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Wednesday, June 28, 2006

EU micro projects can be a source of funding for schools

Submitted by Arthur Wate

THE EU Micro Project can be a funding source that schools can tap for their much needed infrastructure development plans.

During the recent education monitoring tour of schools on Guadalcanal, Makira, Malaita, Central and Isabel provinces Ronald Ivapitu, of the E.U Micro Project Office, revealed that his office could offer assistance to schools.

Throughout the two week tour of over 40 schools in the five provinces, Mr Ivapitu had observed that most of these schools do not have access to water supply and sanitation.

In most schools visited the education monitoring team had discovered that unfortunately water and sanitation had never been a priority as school planners seemed to have been pre-occupied with the building of classrooms and staff houses.
The easy access to the beaches and rivers has seemingly obscured most school planners from realizing the necessity of installing water supply and proper sanitation in their respective schools for children and teachers.

According to Mr Ivapitu, this issue of water supply and sanitation could be an area that the EU Micro Project could help to fund.Mr Ivapitu explained that schools could utilize the funds under the social infrastructure component of the EU Micro Project Fund to built water and sanitation.

“EU Micro Project is here to compliment other donor agencies that have already provided assistance to schools such as NZAID, Japanese Grassroot and CSP,” Mr Ivapitu added.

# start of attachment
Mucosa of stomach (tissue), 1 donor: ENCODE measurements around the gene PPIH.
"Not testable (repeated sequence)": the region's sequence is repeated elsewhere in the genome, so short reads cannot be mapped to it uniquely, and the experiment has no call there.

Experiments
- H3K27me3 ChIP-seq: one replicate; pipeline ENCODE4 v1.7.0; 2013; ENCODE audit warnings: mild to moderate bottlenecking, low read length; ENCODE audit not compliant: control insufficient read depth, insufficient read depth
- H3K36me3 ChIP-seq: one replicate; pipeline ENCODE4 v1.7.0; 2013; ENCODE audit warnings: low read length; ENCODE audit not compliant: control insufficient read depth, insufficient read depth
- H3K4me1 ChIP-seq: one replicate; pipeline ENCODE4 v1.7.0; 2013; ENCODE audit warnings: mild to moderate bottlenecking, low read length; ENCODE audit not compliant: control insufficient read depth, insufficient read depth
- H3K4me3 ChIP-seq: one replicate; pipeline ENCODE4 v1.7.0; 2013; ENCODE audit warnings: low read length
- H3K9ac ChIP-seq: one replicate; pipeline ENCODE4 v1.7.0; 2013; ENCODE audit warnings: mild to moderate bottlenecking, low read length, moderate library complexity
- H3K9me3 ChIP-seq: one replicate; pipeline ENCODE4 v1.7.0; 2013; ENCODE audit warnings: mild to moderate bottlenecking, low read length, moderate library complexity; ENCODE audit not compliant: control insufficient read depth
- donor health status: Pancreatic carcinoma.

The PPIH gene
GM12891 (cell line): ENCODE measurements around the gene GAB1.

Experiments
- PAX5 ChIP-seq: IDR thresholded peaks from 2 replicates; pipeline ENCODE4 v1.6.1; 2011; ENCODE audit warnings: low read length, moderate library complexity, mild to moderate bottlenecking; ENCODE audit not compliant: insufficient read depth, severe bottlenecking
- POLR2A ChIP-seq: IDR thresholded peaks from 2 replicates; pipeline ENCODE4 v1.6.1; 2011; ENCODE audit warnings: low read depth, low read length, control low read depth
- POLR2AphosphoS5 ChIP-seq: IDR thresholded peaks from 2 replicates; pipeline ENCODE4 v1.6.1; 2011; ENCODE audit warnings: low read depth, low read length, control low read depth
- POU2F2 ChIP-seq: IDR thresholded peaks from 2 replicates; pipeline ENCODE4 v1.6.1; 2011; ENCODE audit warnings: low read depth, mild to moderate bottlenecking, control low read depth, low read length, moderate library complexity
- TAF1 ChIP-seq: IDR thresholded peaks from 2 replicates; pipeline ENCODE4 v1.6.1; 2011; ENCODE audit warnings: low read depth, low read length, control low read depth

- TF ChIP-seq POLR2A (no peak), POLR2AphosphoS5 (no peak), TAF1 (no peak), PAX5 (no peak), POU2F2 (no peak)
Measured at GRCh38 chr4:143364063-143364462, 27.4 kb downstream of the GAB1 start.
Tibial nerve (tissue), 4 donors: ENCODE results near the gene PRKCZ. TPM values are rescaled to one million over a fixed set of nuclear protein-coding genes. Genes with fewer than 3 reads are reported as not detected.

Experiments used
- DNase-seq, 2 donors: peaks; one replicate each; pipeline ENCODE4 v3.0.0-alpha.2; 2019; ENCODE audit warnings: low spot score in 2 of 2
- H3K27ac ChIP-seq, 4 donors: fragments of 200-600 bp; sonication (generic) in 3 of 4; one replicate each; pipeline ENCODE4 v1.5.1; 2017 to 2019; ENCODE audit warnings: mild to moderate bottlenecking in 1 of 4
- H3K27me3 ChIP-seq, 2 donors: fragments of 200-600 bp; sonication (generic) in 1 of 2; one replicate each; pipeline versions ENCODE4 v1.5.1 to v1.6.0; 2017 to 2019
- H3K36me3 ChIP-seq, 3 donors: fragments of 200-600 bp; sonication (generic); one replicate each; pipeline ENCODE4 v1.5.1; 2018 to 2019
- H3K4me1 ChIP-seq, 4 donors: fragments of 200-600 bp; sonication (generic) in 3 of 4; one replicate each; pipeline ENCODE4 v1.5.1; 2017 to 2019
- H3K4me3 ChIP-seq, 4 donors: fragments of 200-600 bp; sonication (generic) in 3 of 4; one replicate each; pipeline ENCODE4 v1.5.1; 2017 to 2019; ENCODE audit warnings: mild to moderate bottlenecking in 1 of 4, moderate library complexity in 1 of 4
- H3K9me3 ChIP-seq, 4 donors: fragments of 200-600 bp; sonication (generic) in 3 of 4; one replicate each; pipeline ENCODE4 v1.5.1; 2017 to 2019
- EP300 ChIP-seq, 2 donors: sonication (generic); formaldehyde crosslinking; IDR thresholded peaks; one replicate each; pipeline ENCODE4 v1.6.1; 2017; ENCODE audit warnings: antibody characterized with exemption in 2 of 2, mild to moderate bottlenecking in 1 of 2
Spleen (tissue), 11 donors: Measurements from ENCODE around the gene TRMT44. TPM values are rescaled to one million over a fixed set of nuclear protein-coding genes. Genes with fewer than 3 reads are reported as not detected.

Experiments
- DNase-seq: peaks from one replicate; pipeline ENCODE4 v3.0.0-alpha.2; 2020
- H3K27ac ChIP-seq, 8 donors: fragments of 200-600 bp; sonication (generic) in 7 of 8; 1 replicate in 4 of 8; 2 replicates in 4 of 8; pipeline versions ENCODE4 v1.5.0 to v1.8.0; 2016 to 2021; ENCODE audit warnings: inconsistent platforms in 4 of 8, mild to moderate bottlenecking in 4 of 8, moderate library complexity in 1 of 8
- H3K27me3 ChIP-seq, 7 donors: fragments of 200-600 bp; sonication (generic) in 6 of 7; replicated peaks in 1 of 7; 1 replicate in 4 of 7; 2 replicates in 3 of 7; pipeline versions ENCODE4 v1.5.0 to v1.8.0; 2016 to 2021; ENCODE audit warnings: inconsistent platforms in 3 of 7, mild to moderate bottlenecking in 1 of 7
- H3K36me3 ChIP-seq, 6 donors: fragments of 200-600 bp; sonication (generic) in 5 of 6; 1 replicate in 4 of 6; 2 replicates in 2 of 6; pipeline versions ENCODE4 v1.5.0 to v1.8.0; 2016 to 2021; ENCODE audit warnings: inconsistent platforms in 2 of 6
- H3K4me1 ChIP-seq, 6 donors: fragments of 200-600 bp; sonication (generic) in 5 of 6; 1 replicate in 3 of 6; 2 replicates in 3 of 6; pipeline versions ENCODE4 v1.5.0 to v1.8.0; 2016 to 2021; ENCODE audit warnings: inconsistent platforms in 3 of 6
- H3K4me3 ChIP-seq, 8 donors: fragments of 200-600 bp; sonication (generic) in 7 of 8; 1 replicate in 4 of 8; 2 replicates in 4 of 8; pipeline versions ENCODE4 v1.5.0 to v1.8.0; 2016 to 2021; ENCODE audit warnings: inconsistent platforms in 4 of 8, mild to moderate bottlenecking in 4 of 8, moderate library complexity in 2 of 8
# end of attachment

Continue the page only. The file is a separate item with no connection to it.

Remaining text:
“Our criteria that applicants have to follow in order to be considered for assistance are similar to those of other donor agencies”, Mr. Ivapitu stressed, adding that: “for any one project, the EU Micro Project can provide assistance to the limit of $500,000-00.”However, as Mr. Ivapitu emphatically outlined the key ingredient to successfully accessing funds under EU Micro Project is for schools to produce a good School Development Plan that must also have the support of their respective communities.

According to Mr. Ivapitu the EU Micro Project places emphasis on community partnership in which the composition of assistance is such that 75 per cent comes from EU Micro Project and the community injects the remaining 25 per cent.“The 75 per cent contribution from EU Micro Project is the actual grant whereas the other 25 per cent from the community is valued in the form of labor, timber, sand and gravel and other manual tasks,” Mr Ivapitu explained.

He told Government Communications Unit that in order for schools to successfully secure funding from them they must have strong community support.

Meanwhile, being remotely located most schools have not had the opportunity to access information as to where and how they could tap funding for the development of their schools.

However, the ongoing monitoring exercise undertaken by the Ministry of Education to schools in the rural areas has given opportunity particularly for the school teachers and their committees to access information during the discussions and awareness meetings.



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